Vote Bison

Elect our national mammal

Vote Bison Campaign

The Vote Bison campaign seeks to make the American bison the 'National Mammal of the United States' and celebrate National Bison Day annually on the 1st Saturday of November. Bison-our largest land mammal-once ranged from Oregon to New Jersey and Alaska to Mexico and now exist in all 50 states. Bison became a symbol of U.S. frontier culture as the herds inspired awe in western explorers and sustained early settlers and traders. Bison were integrally linked with the economic, physical and spiritual lives of Native Americans and were central to their sustenance, trade, ceremonies and religious rituals. Men and women from all walks of life, including ranchers, Native Americans, industrialists, and President Theodore Roosevelt initiated a monumental effort to save bison from extinction in 1905. This grassroots campaign to save bison on small refuges in Oklahoma, Montana, and South Dakota served as the world's first successful wildlife restoration effort.

National Bison Day
On September 17, 2014, the Senate passed by unanimous consent, S.Res. 543, officially designating November 1, 2014, as National Bison Day. Senators Enzi (WY) and Johnson (SD) led the effort, which earned support from 20 bipartisan cosponsors. National Bison Day is an annual opportunity for Native Americans, bison producers, conservationists, sportsmen, educators and other public and private partners to celebrate this American icon, the American bison. National Bison Day 2014 was commemorated with 21 events and promotional activities in: AK, CA, CO, DC, IA, IL, MO, MT, NC, NJ, NY, PA, SD, TX, VA, and WV. National Bison Day was mentioned more than 4,000 times on Twitter with a potential audience of 18 million people.

National Mammal
Bison are an American icon. Bison are profiled on coins, depicted on the Department of the Interior's seal, and featured on logos of sports teams, businesses, and academic institutions. Three states have designated bison as their official state mammal or animal. Designation as the National Mammal would celebrate bison's special place in our national heritage, as well as the contributions bison make to American life now and will for centuries to come.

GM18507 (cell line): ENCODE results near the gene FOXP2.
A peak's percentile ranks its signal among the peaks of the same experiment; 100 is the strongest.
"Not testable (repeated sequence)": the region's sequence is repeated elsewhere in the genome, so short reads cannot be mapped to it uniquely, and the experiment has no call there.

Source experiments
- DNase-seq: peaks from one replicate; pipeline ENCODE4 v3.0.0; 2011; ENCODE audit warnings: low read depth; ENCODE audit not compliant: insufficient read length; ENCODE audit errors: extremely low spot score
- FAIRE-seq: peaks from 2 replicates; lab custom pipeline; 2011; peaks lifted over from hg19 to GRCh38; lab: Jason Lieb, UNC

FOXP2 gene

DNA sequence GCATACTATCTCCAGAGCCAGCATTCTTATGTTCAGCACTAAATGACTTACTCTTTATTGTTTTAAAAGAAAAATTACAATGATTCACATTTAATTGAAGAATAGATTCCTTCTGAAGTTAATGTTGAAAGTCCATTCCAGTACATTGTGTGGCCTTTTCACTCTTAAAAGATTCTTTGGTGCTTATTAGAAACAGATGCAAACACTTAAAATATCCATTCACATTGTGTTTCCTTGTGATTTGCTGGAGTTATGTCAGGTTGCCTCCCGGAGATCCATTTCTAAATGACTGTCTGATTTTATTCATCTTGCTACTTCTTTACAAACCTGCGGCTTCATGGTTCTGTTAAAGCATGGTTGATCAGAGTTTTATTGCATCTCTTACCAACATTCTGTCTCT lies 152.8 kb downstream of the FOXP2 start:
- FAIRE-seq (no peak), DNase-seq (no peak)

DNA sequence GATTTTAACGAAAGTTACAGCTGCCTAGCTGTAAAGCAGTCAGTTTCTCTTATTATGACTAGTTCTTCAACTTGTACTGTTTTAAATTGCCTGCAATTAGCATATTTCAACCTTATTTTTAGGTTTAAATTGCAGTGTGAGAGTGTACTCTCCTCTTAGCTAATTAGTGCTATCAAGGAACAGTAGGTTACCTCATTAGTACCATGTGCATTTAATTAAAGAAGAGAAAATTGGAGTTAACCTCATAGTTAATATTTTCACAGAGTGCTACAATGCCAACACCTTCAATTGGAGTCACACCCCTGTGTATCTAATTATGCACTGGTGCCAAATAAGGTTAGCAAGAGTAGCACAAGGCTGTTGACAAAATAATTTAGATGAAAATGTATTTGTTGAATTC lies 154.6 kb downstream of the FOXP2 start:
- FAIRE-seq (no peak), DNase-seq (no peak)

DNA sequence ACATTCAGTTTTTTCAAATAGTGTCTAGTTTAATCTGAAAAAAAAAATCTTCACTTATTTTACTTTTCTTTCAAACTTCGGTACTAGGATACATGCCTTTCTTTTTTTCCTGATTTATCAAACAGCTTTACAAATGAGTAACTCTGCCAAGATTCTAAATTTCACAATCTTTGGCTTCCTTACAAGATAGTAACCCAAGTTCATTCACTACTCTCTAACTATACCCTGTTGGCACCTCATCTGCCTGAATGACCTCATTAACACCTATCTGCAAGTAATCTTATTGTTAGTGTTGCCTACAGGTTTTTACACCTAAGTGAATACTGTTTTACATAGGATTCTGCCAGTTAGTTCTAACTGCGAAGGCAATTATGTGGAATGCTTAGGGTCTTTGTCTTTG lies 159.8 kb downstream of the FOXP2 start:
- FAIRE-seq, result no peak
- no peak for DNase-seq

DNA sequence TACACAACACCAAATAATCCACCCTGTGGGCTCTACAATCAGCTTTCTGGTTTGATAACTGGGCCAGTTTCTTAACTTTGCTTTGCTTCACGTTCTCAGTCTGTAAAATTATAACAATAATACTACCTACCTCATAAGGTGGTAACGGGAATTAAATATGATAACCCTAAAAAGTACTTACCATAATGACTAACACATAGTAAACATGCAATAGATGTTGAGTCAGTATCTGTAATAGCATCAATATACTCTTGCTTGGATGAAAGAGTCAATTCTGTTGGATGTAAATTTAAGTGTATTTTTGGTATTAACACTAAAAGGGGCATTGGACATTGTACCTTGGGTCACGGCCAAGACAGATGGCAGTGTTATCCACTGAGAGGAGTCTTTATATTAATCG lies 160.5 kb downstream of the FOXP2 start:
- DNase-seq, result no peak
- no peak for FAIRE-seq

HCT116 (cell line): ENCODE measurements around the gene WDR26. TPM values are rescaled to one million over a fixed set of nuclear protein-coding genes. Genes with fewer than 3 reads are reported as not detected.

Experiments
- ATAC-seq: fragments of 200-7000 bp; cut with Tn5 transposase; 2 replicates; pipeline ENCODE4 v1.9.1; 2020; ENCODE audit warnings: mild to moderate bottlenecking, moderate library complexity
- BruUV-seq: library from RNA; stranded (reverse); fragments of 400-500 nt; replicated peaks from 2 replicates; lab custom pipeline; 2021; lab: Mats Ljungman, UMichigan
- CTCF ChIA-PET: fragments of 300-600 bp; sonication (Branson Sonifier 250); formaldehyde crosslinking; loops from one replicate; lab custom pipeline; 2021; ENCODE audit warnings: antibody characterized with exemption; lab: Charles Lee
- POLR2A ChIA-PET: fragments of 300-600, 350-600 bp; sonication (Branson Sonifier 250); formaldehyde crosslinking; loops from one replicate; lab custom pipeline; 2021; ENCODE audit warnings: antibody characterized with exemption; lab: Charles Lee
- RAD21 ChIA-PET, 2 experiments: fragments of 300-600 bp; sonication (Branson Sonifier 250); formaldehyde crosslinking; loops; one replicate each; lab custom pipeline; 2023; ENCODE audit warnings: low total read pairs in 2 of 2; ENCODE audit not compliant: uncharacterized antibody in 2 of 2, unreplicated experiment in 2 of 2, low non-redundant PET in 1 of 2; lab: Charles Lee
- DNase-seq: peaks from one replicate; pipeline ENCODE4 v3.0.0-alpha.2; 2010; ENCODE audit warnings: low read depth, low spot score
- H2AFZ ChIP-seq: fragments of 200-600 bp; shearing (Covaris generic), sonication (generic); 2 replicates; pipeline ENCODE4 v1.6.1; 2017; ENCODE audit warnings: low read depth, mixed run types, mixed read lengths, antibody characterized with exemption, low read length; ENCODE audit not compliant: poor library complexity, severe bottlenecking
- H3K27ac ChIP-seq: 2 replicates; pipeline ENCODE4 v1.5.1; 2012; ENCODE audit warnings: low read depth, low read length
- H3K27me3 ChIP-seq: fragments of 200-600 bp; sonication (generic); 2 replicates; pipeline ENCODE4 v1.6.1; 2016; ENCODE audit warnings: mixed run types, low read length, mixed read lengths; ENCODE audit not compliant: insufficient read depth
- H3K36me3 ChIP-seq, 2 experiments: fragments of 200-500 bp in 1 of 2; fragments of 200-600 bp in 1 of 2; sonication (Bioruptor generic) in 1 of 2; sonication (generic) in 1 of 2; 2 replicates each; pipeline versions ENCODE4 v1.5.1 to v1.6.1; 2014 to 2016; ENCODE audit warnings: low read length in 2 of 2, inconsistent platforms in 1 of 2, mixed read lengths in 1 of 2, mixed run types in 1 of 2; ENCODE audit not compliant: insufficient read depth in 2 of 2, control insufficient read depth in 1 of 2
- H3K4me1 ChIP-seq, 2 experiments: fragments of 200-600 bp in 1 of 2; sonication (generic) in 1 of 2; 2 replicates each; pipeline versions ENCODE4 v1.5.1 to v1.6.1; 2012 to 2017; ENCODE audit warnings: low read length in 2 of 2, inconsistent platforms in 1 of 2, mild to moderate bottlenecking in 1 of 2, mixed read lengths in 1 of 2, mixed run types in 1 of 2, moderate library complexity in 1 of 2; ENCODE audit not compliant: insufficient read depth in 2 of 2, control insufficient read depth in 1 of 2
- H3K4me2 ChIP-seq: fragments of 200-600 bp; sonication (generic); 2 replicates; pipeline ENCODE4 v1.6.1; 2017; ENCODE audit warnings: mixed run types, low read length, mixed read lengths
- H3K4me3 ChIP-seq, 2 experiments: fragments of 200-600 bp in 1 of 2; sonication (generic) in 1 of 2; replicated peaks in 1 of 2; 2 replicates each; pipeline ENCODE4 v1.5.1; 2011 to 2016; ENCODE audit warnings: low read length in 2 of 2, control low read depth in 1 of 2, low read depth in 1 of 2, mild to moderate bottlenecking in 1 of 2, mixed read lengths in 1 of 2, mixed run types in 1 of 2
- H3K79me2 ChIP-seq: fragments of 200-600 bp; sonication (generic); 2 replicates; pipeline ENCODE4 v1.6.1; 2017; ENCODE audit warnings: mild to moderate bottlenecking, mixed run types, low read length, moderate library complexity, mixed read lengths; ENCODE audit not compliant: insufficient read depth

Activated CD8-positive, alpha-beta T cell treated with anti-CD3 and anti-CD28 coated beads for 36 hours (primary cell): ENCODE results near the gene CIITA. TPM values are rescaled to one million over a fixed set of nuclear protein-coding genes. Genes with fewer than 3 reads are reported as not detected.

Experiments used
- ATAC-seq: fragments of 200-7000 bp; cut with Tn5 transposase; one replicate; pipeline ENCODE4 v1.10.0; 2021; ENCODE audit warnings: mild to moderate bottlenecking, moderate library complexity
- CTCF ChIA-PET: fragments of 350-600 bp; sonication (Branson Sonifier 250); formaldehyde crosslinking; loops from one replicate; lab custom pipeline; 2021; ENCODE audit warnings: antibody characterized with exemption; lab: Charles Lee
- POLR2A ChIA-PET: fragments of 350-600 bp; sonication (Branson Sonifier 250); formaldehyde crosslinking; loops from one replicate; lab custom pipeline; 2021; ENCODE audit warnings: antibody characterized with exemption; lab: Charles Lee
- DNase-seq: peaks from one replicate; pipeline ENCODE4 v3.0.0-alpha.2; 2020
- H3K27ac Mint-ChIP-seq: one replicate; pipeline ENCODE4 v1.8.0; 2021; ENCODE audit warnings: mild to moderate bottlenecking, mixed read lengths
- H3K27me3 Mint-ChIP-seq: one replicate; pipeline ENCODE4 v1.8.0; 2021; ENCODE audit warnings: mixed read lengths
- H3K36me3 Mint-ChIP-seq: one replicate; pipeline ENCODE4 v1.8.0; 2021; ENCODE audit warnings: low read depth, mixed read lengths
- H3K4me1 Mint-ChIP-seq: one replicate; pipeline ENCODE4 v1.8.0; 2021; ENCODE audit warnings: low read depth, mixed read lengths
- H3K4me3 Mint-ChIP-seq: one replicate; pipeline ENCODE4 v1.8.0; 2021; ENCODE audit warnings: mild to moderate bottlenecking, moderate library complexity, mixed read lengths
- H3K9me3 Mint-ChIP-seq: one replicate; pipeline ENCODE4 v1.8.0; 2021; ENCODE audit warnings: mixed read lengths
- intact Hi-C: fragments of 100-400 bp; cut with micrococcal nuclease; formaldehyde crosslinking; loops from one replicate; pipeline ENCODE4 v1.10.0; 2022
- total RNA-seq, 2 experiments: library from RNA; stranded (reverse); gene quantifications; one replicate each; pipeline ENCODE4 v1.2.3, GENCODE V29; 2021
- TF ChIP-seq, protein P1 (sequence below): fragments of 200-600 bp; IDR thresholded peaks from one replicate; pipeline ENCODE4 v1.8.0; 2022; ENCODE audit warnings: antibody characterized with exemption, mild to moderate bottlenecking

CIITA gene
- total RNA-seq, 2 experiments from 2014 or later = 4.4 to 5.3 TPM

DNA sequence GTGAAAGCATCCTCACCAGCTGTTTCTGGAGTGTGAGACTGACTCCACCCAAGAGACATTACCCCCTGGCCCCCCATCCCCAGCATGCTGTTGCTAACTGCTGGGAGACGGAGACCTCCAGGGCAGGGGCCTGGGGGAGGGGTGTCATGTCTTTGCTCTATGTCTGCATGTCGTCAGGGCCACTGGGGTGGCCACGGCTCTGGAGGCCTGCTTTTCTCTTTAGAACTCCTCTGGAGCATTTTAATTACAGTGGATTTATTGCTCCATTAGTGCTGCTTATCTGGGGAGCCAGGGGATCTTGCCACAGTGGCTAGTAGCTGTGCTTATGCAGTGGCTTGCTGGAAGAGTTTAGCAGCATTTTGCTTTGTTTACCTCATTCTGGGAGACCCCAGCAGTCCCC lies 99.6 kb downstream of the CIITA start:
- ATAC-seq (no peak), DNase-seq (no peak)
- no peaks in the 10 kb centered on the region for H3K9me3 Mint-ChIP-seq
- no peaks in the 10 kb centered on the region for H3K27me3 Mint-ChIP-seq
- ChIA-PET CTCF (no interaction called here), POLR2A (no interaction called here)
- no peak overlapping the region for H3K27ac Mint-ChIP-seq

In the 113th Congress (2013-2014), Representatives Wm. Lacy Clay (MO-1) and Jeff Fortenberry (NE-1) and Senators Tim Johnson (SD) and John Hoeven (ND) have introduced the National Bison Legacy Act (H.R. 3400/S. 2464), to make the American bison the National Mammal of the U.S. Similar legislation was introduced in the 112th Congress, earning the support of 31 Senators and Representatives.

Bison Today
Bison are an important animal in many sectors of modern American life. Bison continue to sustain and provide cultural value to Native Americans and Indian Tribes. More than 60 tribes are working to restore bison to over 1,000,000 acres of Indian lands in places like South Dakota, Oklahoma, New Mexico and Montana.

Bison production on private ranches is in its strongest economic condition in more than a decade. The total value of privately‐owned bison on more than 2,500 bison ranches in the U.S. was estimated to exceed $280 million in 2012. This trend bodes well for bison ranches in states like South Dakota, Nebraska, Texas, Colorado, North Dakota and Montana, which create jobs, provide a sustainable and healthy meat source, and contribute to our nation's food security.

Bison are highly desired by the sporting public. States are hosting successful hunts helping to finance management efforts. Bison provide enjoyment and education to millions of visitors who recreate in America's great outdoors. And, tourists eager to view both public and private bison herds contribute to the economies of rural communities. Bison herds for public enjoyment and use are found in zoos and on state and federal lands including Yellowstone National Park, Wind Cave National Park, Custer State Park, Caprock Canyon State Park, and Wichita Mountains National Wildlife Refuge.